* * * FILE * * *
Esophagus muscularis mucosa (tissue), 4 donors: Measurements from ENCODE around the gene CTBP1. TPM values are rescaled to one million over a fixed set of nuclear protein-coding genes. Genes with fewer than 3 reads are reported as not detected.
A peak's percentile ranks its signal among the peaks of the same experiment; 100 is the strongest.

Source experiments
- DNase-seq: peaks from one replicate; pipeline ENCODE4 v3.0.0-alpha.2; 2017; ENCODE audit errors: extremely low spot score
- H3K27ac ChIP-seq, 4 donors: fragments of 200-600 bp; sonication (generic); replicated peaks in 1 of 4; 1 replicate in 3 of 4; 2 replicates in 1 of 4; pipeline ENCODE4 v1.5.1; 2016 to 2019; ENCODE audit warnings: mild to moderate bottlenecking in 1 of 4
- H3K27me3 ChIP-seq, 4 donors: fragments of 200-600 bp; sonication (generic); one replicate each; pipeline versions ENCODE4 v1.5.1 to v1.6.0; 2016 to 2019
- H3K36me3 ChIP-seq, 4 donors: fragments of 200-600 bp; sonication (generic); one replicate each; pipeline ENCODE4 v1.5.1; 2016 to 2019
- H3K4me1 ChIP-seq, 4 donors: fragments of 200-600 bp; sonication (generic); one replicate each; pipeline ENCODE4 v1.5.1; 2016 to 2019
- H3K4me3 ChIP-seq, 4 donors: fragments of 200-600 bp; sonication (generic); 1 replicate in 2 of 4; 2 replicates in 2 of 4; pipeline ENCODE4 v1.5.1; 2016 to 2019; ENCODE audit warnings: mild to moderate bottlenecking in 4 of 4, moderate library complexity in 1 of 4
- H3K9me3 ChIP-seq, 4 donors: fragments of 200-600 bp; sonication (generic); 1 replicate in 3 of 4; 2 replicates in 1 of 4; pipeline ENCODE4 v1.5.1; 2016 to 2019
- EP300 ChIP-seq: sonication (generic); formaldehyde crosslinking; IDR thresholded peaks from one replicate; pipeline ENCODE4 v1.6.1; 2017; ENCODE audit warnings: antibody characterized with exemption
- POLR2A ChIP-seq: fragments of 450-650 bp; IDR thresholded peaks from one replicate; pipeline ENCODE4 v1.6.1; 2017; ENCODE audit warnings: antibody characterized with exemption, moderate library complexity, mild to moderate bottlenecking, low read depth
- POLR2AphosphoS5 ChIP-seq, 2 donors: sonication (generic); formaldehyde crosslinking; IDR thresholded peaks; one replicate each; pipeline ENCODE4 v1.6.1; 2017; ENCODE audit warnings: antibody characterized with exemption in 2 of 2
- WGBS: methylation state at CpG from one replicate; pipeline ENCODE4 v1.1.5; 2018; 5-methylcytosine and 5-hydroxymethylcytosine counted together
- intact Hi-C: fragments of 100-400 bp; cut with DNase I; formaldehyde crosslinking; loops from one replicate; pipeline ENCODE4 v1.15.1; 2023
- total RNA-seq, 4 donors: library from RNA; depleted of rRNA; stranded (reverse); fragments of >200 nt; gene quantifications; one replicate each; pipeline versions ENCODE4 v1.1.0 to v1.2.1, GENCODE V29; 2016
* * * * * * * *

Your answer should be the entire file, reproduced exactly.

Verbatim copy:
Esophagus muscularis mucosa (tissue), 4 donors: Measurements from ENCODE around the gene CTBP1. TPM values are rescaled to one million over a fixed set of nuclear protein-coding genes. Genes with fewer than 3 reads are reported as not detected.
A peak's percentile ranks its signal among the peaks of the same experiment; 100 is the strongest.

Source experiments
- DNase-seq: peaks from one replicate; pipeline ENCODE4 v3.0.0-alpha.2; 2017; ENCODE audit errors: extremely low spot score
- H3K27ac ChIP-seq, 4 donors: fragments of 200-600 bp; sonication (generic); replicated peaks in 1 of 4; 1 replicate in 3 of 4; 2 replicates in 1 of 4; pipeline ENCODE4 v1.5.1; 2016 to 2019; ENCODE audit warnings: mild to moderate bottlenecking in 1 of 4
- H3K27me3 ChIP-seq, 4 donors: fragments of 200-600 bp; sonication (generic); one replicate each; pipeline versions ENCODE4 v1.5.1 to v1.6.0; 2016 to 2019
- H3K36me3 ChIP-seq, 4 donors: fragments of 200-600 bp; sonication (generic); one replicate each; pipeline ENCODE4 v1.5.1; 2016 to 2019
- H3K4me1 ChIP-seq, 4 donors: fragments of 200-600 bp; sonication (generic); one replicate each; pipeline ENCODE4 v1.5.1; 2016 to 2019
- H3K4me3 ChIP-seq, 4 donors: fragments of 200-600 bp; sonication (generic); 1 replicate in 2 of 4; 2 replicates in 2 of 4; pipeline ENCODE4 v1.5.1; 2016 to 2019; ENCODE audit warnings: mild to moderate bottlenecking in 4 of 4, moderate library complexity in 1 of 4
- H3K9me3 ChIP-seq, 4 donors: fragments of 200-600 bp; sonication (generic); 1 replicate in 3 of 4; 2 replicates in 1 of 4; pipeline ENCODE4 v1.5.1; 2016 to 2019
- EP300 ChIP-seq: sonication (generic); formaldehyde crosslinking; IDR thresholded peaks from one replicate; pipeline ENCODE4 v1.6.1; 2017; ENCODE audit warnings: antibody characterized with exemption
- POLR2A ChIP-seq: fragments of 450-650 bp; IDR thresholded peaks from one replicate; pipeline ENCODE4 v1.6.1; 2017; ENCODE audit warnings: antibody characterized with exemption, moderate library complexity, mild to moderate bottlenecking, low read depth
- POLR2AphosphoS5 ChIP-seq, 2 donors: sonication (generic); formaldehyde crosslinking; IDR thresholded peaks; one replicate each; pipeline ENCODE4 v1.6.1; 2017; ENCODE audit warnings: antibody characterized with exemption in 2 of 2
- WGBS: methylation state at CpG from one replicate; pipeline ENCODE4 v1.1.5; 2018; 5-methylcytosine and 5-hydroxymethylcytosine counted together
- intact Hi-C: fragments of 100-400 bp; cut with DNase I; formaldehyde crosslinking; loops from one replicate; pipeline ENCODE4 v1.15.1; 2023
- total RNA-seq, 4 donors: library from RNA; depleted of rRNA; stranded (reverse); fragments of >200 nt; gene quantifications; one replicate each; pipeline versions ENCODE4 v1.1.0 to v1.2.1, GENCODE V29; 2016